During his speech to the Business Roundtable at the Newseum in Washington, DC, on Tuesday, Pres. Obama touted the auto bailout for saving the industry in the U.S. He suggested to the CEOs in the audience that their industry could be next.
And, that’s exactly what I fear.
Addressing the Business Roundtable, an association of chief executive officers of leading U.S. companies with over $6 trillion in annual revenues and more than 14 million employees, Pres. Obama declared victory for the industry he bailed out:
“The good news is, over the last two years, businesses like yours have created over 3.7 million new jobs. The American auto industry has come back.”
Then, while warning that American manufacturing will never again be what it once was, Obama said that other manufacturing industries could face the same fate as the auto industry:
“What's happened in the auto industry can happen in other areas, and we've got to make sure that we understand even though manufacturing will not be the same percentage of our economy as it once was, it still remains this incredible multiplier for services and consumers and prosperity all across America.”
So, what happened in the auto industry Obama bailed out could happen in other manufacturing sectors? Is that a good thing?
Let’s look at what “happened in the auto industry” Obama bailed out:
- Govt to Lose $14B of Auto Bailout Funds: “The Obama administration said Wednesday that the government will lose about $14 billion in taxpayer funds from the bailout of the U.S. auto industry, a third of the loss officials had initially estimated.”
- Boehner: GM Bailout Hurt ‘Tens of Thousands’ of Americans: “When you look at the people who lost because of the government’s actions, we’re talking about tens of thousands of Americans who were punished as a result of the government’s action.”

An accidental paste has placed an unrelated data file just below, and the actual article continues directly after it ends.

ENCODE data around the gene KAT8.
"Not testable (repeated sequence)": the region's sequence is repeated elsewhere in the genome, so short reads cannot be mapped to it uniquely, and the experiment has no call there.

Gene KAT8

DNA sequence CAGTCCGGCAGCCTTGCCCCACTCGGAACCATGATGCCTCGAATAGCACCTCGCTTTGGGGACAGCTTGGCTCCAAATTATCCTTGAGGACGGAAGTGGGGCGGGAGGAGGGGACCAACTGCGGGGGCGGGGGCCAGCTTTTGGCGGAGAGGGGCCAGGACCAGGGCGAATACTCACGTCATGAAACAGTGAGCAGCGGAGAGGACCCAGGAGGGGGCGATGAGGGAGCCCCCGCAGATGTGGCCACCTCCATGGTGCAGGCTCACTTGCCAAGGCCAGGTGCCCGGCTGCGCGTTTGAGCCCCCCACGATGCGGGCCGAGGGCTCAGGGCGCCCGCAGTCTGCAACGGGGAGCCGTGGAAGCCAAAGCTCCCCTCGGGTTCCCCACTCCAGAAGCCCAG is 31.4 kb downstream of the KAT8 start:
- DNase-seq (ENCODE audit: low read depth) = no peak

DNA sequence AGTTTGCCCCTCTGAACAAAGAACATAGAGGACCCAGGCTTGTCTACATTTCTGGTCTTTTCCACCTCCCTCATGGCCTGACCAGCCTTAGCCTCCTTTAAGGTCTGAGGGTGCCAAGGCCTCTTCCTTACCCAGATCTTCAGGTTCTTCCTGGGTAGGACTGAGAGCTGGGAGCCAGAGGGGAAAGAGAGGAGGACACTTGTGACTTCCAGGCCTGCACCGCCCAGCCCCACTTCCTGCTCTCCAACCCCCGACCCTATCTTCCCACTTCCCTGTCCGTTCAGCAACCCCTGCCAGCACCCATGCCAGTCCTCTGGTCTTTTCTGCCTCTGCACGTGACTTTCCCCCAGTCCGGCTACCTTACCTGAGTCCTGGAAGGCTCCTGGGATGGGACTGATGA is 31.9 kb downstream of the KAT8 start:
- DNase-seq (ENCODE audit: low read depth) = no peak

And, speaking of how other industries might benefit from Obama’s “help,” let’s not forget TARP, the bank bailout:
- CBO: TARP Bank Bailout to Cost Government $19 Billion: “The Congressional Budget Office estimates that the Troubled Asset Relief Program (TARP) – the bank bailout package passed in October 2008 – will cost taxpayers approximately $19 billion.”
And, GM still isn’t out from under the thumb of the Obama administration, since the government still has ownership in the company.
According to AP: “The government owns 500 million shares of GM, which it got in exchange for the $49.5 billion bailout. Through earlier stock sales and loan repayments, the government has recouped about $22.3 billion of that money.”
“The remaining shares would have to double in price and sell for around $53 for the government to get back the rest.”
Which leads us to this question: Is Obama’s claim - that other industries could be next - a promise, or a threat?
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